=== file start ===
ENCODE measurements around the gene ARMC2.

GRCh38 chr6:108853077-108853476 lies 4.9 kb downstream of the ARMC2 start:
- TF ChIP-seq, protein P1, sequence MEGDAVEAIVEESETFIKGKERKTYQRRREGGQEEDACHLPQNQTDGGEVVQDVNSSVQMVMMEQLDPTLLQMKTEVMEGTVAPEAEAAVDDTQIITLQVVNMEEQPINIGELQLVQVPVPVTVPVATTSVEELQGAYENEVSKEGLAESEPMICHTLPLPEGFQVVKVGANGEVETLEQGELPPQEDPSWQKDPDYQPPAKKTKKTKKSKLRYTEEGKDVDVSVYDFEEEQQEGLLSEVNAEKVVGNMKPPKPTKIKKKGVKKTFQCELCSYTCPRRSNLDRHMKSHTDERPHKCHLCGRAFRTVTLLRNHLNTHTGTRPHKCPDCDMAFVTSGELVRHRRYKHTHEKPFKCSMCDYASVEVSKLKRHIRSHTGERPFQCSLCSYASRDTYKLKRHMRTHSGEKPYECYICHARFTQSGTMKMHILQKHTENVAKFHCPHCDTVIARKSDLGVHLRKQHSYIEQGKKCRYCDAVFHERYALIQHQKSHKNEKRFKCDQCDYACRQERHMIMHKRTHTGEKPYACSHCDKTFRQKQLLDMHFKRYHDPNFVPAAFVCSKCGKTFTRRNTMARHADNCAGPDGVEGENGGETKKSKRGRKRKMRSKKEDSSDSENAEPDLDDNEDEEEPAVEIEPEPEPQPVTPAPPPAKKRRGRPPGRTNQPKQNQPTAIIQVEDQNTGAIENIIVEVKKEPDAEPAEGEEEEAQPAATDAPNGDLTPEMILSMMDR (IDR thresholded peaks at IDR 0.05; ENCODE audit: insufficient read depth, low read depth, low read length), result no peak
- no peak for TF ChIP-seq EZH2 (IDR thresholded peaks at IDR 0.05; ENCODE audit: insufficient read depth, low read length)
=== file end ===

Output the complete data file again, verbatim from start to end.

ENCODE measurements around the gene ARMC2.

GRCh38 chr6:108853077-108853476 lies 4.9 kb downstream of the ARMC2 start:
- TF ChIP-seq, protein P1, sequence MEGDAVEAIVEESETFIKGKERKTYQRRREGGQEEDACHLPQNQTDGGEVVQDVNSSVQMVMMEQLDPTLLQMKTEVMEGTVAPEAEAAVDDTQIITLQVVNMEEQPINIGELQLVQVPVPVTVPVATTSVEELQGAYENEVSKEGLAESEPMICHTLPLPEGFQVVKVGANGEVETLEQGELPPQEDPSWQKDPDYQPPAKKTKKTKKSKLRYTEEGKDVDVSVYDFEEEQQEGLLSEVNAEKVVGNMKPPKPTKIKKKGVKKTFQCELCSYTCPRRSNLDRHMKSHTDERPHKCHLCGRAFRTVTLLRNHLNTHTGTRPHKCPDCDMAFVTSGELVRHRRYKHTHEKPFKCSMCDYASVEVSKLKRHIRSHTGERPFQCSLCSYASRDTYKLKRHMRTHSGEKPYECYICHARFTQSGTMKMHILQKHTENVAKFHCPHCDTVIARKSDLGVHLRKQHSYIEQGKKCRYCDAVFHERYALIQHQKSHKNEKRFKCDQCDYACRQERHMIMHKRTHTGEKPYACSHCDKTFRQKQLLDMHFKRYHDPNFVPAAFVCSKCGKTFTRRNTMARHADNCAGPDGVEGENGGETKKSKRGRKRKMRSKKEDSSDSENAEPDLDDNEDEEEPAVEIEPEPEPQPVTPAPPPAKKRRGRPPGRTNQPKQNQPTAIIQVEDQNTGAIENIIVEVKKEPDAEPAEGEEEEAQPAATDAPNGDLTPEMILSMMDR (IDR thresholded peaks at IDR 0.05; ENCODE audit: insufficient read depth, low read depth, low read length), result no peak
- no peak for TF ChIP-seq EZH2 (IDR thresholded peaks at IDR 0.05; ENCODE audit: insufficient read depth, low read length)